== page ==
NEW YORK (GenomeWeb News) – Researchers from the Massachusetts Institute of Technology and Harvard University have developed a computational method for discerning genetic interactions by imaging the morphology of individual cells that are being tested with a genetic screen.
The researchers came up with a computational method for translating morphological data from cell imaging experiments into information on genetic interactions in individual Drosophila cells being screened using RNA interference. They then used this approach to investigate the interactions affecting a signaling pathway involving the small GTPase enzyme Rho. The research appears online today in Genome Research.
"These images are an enormous source of data that is only beginning to be tapped," senior author Bonnie Berger, an applied mathematics professor and head of computation and biology at MIT, said in a statement. "We realized we had enough data to go beyond classification and start to understand the mechanism behind the differences in shape."
Enzymes participating in cellular signaling networks often act as so-called molecular switches, the team explained, activating or inhibiting other proteins within the pathway. While targeted biochemical, genetic, and cell biology-based approaches have uncovered the basic arrangements of these networks, they added, a refined view of many signaling pathways remains elusive.
For the current study, the team came up with a high-throughput approach for getting hints about signaling interactions based on morphological traits, such as cell shape, DNA characteristics, or the localization of proteins and/or organelles in the cell.
These image-based approaches offer an indirect picture of what's happening when specific genes are mutated in — or missing from — the cell, the team explained, and offer an opportunity to observe the cellular consequences of these changes.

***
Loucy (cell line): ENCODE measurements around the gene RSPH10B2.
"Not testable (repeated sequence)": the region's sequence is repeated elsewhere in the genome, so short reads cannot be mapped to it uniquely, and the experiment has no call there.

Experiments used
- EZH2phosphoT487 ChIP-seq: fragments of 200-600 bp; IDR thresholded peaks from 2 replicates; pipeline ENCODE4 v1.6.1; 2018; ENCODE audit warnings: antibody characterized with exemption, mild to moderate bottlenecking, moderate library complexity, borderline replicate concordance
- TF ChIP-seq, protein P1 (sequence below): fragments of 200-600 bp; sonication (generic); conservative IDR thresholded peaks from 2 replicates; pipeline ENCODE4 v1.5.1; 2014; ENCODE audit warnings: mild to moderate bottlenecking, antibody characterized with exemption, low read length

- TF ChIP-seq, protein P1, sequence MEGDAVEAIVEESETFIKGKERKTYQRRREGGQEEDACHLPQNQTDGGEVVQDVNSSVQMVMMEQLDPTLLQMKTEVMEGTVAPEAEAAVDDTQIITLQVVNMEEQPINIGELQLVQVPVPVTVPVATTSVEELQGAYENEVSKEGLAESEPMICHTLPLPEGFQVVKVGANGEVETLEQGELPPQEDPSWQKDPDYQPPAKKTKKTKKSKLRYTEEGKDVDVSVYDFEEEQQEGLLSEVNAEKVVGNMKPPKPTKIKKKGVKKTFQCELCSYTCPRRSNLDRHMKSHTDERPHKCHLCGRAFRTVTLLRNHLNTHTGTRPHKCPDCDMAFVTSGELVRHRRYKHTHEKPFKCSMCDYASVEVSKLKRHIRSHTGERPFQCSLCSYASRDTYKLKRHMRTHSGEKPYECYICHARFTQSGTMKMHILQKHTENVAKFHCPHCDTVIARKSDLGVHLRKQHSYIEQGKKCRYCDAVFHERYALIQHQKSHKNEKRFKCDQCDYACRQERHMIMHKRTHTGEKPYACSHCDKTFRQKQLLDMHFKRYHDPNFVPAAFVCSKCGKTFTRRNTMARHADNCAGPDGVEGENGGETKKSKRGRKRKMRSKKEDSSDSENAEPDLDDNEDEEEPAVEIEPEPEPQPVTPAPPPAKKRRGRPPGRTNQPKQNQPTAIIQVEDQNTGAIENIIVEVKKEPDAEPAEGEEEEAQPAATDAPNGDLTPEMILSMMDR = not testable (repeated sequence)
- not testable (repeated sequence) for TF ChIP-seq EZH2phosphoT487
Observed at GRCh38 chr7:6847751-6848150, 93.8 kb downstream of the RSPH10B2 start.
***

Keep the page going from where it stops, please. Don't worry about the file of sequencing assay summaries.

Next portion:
"[N]o successful method, to our knowledge, has been developed for systematically identifying genetic interactions or predicting signaling relationships using image-based data from high-throughput screens," Berger and her co-authors wrote.
Berger and her team used a combination of RNAi targeting 13 RhoGAPs and single cell imaging to investigate the relationships between different genes and proteins in the RhoGAP/GTPase pathway in a Drosophila cell line called BG-2. Past studies suggest the pathway is involved in everything from adhesion between cells to cell motility.
The team first developed a classification model to categorize cellular features reflecting up- or downstream changes to the Rho pathway from cell imaging data collected under a variety of treatment conditions, measuring 145 geometric and nine status features for each cell. They then developed a computational method for integrating single-cell morphological data with RNAi screening information.
In the process, the researchers were able to pinpoint genetic interactions involving RhoGAP/GTPase signaling pathway components. And by combining data generated by knocking down individual genes and pairs of genes, the team was able to refine their view of so-called within- and between-pathway interactions.
Those involved noted that more research is needed to validate the findings of their high-throughput findings — particularly to rule out false positive interactions between genes.
Still, although their prior knowledge of some features within the Rho network aided the high-throughput approach, they say a similar method may also be useful for discerning relationships between proteins in other pathways as well.
"This work demonstrates the fundamental fact that high-throughput morphological data can be used in a systematic, successful fashion to identify genetic interactions and, using additional elementary knowledge of network structure, to infer signaling relations," the researchers wrote. "[T]he computational framework presented here represents an initial approach to the problem that will serve as a basis for future enhancements."